BWW Review: An Opera Grows in Brooklyn, Part I - LoftOpera Takes on TOSCA

Eleni Calenos as Floria Tosca and Gustavo Feulien as
Baron Scarpia in LoftOpera's TOSCA. Photo: Robert Altman

On the surface, LoftOpera and Regina Opera couldn't be more different--the former turning away hipsters in East Williamsburg (call it Bushwick), the latter providing a matinees-only environment for a family audience. But these two Brooklyn institutions do have one important thing in common: They respect the classics (TOSCA and LUCIA DI LAMMERMOOR, respectively)--do them up simply and well, and reach their audiences without gimmicks (or high prices). And, I found, their performances were more enjoyable than recent big-name outings of the same titles in New York, with performers who stood up well against better known names.

LoftOpera, about three years old, is a darling of hip opera lovers of all ages in New York, as well as the mainline media, and its recent performances of Puccini's TOSCA make it easy to see why. Reaching the former truck repair facility on Randolph Street that serves as their current home, I walked through empty streets from the Morgan Avenue stop on the L train that reminded me of the Little-Vavrek apocalyptic opera DOG DAYS. But it didn't stop anyone from finding the place--and I heard that they were squeezing in extra walk-ins just a few days later.

The company performed in street clothes, in an unfussy production directed by Raymond Zilberberg with a game cast that put the emphasis on the art of singing--with a couple of pretty impressive performances that left the audience rapt. Most notable was soprano Eleni Calenos who embodied the petty jealousies of diva Floria Tosca without detracting from the opera itself. Her soaring voice and compelling acting provided thrills that left the audience cheering. I'm not quite sure why she sang "Vissi d'arte" kneeling on a table top--the floor was admittedly a bit moist and rough-hewn--but she pulled it off effortlessly.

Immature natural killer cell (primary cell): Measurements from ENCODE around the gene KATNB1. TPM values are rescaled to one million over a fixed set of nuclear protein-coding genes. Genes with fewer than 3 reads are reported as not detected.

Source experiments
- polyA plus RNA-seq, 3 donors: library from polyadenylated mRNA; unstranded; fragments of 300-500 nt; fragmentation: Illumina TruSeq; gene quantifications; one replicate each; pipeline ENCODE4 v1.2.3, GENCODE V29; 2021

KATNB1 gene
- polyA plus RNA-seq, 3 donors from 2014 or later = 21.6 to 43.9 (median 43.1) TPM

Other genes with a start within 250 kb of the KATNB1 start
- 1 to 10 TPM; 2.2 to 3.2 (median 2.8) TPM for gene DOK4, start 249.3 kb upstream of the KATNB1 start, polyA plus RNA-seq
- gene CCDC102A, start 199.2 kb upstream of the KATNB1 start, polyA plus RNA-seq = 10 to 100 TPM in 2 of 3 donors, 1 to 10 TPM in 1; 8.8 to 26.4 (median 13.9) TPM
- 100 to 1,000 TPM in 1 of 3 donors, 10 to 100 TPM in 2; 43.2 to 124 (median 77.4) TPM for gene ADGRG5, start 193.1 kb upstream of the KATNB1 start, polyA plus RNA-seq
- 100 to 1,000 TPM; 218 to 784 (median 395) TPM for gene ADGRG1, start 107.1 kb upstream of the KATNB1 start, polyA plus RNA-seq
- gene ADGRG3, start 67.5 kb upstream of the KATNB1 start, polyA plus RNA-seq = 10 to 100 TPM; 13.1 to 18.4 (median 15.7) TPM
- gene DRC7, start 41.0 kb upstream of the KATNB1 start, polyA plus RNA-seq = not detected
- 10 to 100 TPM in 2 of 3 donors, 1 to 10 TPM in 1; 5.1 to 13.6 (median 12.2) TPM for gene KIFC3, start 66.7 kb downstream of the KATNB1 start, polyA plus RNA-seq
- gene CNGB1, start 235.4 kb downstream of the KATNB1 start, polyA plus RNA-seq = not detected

Calenos was well paired with the sadistic Scarpia of baritone Gustavo Feulien, his rich voice growing in intensity as he demanded that the beating of Cavaradossi (tenor James Chamberlain) become "piu forte" (harder). There was real chemistry between this Scarpia and Tosca, one of the few instances when one wondered whether these two might pair off. Chamberlain had his moments, but his burly, baritonal voice sounded like it might be better suited to TANNHAUSER than Puccini.

Jordan Pitts did well as a properly slimy Spoletta, one of Scarpia's henchmen (Joel Herold was the other). Joseph Beutel as Angelotti and Stefanos Koroneos as the Sacristan sounded fine but could have reined in the campiness. Erich Schuett was a standout as the Shepard Boy in the plaintive start to Act III.

The orchestra, under Dean Buck, had its ups and downs, understandable under the confines of limited rehearsals for a complex score. He nonetheless kept things moving along and, amazingly, worked the old building's acoustics to good effect, with the orchestra catty-cornered to the performing area.

The trappings of the opera, from set designer and executive producer Daniel Ellis-Ferris and lighting designer Joan Racho-Jansen, were pretty modest. (Two notable exceptions: a spectacular winged statue in the Castel Sant'Angelo scene that, unfortunately, was too big to take center stage, and the ingenious use of lighted, red Solo cups, which was a smart addition to the end of Act I.) That was the right idea, leaving the opera itself room to breathe and show the sturdiness of its musical foundations.

I kept wondering how they were going to handle the denouement--usually Tosca hurls herself from the top of Castel Sant'Angelo--and was genuinely surprised at the alternative universe that LoftOpera provided, in their attempt to create "a new culture that is still true to the art form... making opera affordable, interesting and new."

TOSCA has three more performances at 8 pm on March 17, 18 and 19.

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From This Author Richard Sasanow

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